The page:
XenMobile will allow even more seamless access for the user but with security and controls wrapped round it. BYOD can be accommodated safely by corporates, and securely too, with differentiation between life and work established on these devices. IT no longer need to fear user controlled technology, but can secure, manage and integrate any device into the enterprise.
I spoke with Lakeside Software, who had a stand at the show; they are providing some good discovery tools and sizing for free. This should help us in green field sites where we have little prior knowledge of the company apps and usage. Monitoring can be added at a cost to keep tabs on the ICA channel and maybe replace the cumbersome EdgeSight. (Edgesight is being redeveloped for Project Excalibur).
SMSPasscode multiform authentication looks good and is also cheaper than RSA SecurID. It also doesn’t allow user to input all credentials in one go. The multiform happens on second page. What I like about it is that no one has to carry an extra gizmo; it all works off the phone which people carry everywhere anyway. They also have a solution for locations were an SMS signal is not possible.
Atlantis showed how a memory-based solution was 25 percent of the cost of filer and networking, simplifying everything with more performance because everything runs from RAM.
Our old friends Trend Micro had a stand at the event too. Their anti malware suite is second to none for physical as well as Hyper-V, Xen and VMware virtual deployments.
Best of all was being able to talk to the Citrix guys and get the inside track on what is happening with EdgeSight and the forthcoming projects Avalon and Excalibur, which should build upon XenDesktop, Provisioning Server and take mobile working to a new level.
Lastly, I thought I won a prize at the final keynote! Numbers were right, but the colour of ticket didn’t match. Still, a great day. If anyone wants to chat about current or future Citrix technology, please give us a call or comment below.
England 38 New Zealand 21
Written by David Ellison on December 3rd, 2012
Our annual hospitality event on Saturday was even more successful than anyone expected, with England’s stunning victory over the All Blacks.
We were joined by guests from Afren, African Petroleum, Aminex, Summit, Hansteen and Leni for a gourmet lunch followed by the QBE International between England and New Zealand.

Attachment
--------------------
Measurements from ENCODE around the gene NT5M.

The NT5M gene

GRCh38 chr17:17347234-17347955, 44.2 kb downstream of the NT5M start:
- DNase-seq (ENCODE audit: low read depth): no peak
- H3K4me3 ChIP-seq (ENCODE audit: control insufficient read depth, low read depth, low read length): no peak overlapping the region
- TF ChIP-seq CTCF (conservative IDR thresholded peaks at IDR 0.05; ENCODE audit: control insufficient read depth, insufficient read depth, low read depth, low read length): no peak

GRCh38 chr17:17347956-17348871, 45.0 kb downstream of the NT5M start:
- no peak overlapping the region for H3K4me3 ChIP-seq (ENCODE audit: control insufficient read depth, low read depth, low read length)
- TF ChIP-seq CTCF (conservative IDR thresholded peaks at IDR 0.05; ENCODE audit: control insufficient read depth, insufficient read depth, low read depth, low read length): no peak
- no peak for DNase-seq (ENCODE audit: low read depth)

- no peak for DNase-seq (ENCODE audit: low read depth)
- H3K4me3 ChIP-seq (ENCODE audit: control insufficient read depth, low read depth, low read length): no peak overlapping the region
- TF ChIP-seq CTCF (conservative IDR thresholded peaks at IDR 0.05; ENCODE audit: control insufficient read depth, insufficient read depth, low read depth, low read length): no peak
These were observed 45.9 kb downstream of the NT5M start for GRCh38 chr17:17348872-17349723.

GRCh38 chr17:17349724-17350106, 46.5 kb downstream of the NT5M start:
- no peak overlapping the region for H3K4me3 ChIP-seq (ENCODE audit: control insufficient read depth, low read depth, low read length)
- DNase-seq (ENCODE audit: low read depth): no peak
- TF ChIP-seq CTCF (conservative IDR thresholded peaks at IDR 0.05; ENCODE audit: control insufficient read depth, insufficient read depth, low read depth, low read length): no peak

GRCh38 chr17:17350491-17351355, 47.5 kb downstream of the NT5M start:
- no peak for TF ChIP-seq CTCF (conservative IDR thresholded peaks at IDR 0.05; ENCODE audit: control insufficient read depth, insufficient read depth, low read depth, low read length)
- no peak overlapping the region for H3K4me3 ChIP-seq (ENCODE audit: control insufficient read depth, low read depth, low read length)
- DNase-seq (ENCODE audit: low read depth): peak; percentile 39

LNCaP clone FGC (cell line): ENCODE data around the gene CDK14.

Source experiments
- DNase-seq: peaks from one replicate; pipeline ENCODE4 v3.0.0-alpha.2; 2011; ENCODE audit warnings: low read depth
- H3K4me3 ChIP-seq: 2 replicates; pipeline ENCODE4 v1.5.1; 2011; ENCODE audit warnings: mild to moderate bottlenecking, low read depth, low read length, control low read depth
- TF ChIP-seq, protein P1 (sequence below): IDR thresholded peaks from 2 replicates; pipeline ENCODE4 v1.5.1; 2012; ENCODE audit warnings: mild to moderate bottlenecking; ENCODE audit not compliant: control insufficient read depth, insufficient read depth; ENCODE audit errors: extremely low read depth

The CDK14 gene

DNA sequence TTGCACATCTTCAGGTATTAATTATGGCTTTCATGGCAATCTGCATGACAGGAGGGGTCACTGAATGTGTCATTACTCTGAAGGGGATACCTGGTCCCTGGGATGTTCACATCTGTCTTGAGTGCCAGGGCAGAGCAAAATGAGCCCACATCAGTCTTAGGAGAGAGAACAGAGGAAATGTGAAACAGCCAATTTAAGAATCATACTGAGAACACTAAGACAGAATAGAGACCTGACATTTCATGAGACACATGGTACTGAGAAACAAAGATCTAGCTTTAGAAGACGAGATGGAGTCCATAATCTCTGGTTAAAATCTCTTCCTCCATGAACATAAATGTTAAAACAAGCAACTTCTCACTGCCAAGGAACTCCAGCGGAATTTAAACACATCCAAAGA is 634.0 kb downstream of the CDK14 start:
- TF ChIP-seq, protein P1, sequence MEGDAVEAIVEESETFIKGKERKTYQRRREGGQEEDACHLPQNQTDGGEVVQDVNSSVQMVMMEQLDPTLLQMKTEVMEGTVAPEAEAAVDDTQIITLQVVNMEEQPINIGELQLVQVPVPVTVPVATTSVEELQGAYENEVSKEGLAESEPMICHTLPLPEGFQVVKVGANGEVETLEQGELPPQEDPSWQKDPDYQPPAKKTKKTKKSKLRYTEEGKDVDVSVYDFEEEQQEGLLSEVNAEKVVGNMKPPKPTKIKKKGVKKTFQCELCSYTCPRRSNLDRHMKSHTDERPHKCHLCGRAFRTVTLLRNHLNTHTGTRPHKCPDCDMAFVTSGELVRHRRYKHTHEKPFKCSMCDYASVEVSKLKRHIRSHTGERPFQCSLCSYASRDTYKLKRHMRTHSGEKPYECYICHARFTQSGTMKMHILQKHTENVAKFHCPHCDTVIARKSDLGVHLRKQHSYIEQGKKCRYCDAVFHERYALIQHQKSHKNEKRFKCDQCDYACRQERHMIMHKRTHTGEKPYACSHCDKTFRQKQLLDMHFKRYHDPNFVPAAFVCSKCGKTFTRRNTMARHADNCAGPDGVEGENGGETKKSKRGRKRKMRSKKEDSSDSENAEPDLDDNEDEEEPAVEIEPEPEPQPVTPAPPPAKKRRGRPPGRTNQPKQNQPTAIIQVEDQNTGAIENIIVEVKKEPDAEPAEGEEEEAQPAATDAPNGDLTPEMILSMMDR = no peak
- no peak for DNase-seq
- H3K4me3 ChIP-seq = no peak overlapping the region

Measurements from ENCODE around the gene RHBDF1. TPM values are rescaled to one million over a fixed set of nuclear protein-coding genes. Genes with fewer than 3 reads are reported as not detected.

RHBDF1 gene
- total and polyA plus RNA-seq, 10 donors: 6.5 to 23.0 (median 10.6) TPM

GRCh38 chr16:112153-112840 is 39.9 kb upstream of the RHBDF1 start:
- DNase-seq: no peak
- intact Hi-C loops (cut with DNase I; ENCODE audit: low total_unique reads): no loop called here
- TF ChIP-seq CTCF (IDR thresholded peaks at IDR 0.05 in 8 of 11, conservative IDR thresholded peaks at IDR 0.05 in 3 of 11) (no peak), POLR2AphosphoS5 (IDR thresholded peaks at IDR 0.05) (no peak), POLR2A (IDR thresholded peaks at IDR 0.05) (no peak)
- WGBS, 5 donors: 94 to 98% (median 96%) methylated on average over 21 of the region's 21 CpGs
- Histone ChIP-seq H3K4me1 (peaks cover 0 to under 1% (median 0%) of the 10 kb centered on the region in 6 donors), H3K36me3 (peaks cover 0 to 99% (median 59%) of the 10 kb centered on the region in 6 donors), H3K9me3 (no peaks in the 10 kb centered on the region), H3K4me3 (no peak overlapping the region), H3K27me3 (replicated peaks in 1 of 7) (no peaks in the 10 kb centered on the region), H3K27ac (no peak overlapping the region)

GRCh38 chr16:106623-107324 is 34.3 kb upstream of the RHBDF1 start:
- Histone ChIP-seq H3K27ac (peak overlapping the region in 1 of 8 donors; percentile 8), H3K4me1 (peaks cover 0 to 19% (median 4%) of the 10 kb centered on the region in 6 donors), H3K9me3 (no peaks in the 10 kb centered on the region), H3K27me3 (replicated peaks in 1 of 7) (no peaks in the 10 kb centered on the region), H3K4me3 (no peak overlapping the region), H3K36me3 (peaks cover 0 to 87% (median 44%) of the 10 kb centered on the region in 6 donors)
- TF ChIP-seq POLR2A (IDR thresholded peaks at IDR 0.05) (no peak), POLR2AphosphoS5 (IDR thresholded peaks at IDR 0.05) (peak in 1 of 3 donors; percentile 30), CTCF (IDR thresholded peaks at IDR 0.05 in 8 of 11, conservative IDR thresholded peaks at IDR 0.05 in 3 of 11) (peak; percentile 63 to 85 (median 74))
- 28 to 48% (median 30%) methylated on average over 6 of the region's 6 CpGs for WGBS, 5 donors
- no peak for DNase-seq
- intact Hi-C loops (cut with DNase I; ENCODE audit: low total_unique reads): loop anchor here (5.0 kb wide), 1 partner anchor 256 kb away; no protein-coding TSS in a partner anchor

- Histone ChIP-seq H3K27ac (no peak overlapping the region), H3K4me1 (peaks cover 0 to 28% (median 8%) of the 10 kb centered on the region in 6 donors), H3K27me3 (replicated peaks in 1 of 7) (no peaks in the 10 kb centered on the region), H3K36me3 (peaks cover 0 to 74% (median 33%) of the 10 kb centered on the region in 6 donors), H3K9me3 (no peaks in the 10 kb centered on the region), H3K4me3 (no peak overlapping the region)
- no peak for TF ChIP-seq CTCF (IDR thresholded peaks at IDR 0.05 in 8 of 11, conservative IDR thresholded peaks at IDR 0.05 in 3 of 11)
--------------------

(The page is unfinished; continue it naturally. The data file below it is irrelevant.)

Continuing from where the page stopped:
After the disappointments of the previous two matches in the series and after seeing headlines in the press along the lines of “England Roadkill” most of us were hoping for an entertaining game and not too great a points difference. However we were treated to a game that Clive Woodward described later as the perfect game of rugby and England’s first win over the ABs since 2003!
ISN’s own two Kiwis, Dave Greenwood and Paul Warwick, were the most sporting of losers, although it may take them a while to get over the shock of the All Blacks’ first defeat by England in 9 years.
Immediately after the men’s match the England women followed suit and won convincingly by 32-23, maintaining their unbeaten run at Twickenham. Paul is shown here celebrating with England wing Fran Matthews.
New NetScaler 10 boosts user Citrix experience
Written by Martin Kucharcik on November 12th, 2012
Citrix claim their new NetScaler 10 speeds up delivery of user applications and data by five times under XenApp and XenDesktop. It will replace the old Citrix Access Gateway (CAG), which will not be supported by Citrix from next year. NetScaler 10 can be deployed either as a physical or as a virtual appliance and, in effect, combines many technologies: high-speed load balancing and content switching; application acceleration; data compression; content caching; multi-layer web cache redirection; SSL acceleration; network optimisation; application flow visibility at the transaction level; and application performance monitoring.
NetScaler 10 can be deployed in a pair which ensures very high application and database uptime and no single point of failure. Its new layer 4-7 load balancing intelligence, together with Global Server Load Balancing (GSLB) technology, efficiently and intelligently distributes user traffic across multiple data centres, even worldwide. To accelerate users’ Citrix experience, NetScaler is using proprietary compression and web caching technologies which significantly decrease response times for all kinds of applications and also reduces network bandwidth requirements. What is more, it provides application and database server health checks that monitor the ability of the server infrastructure so that requests are only directed to healthy application and database resources capable of completing the user’s request.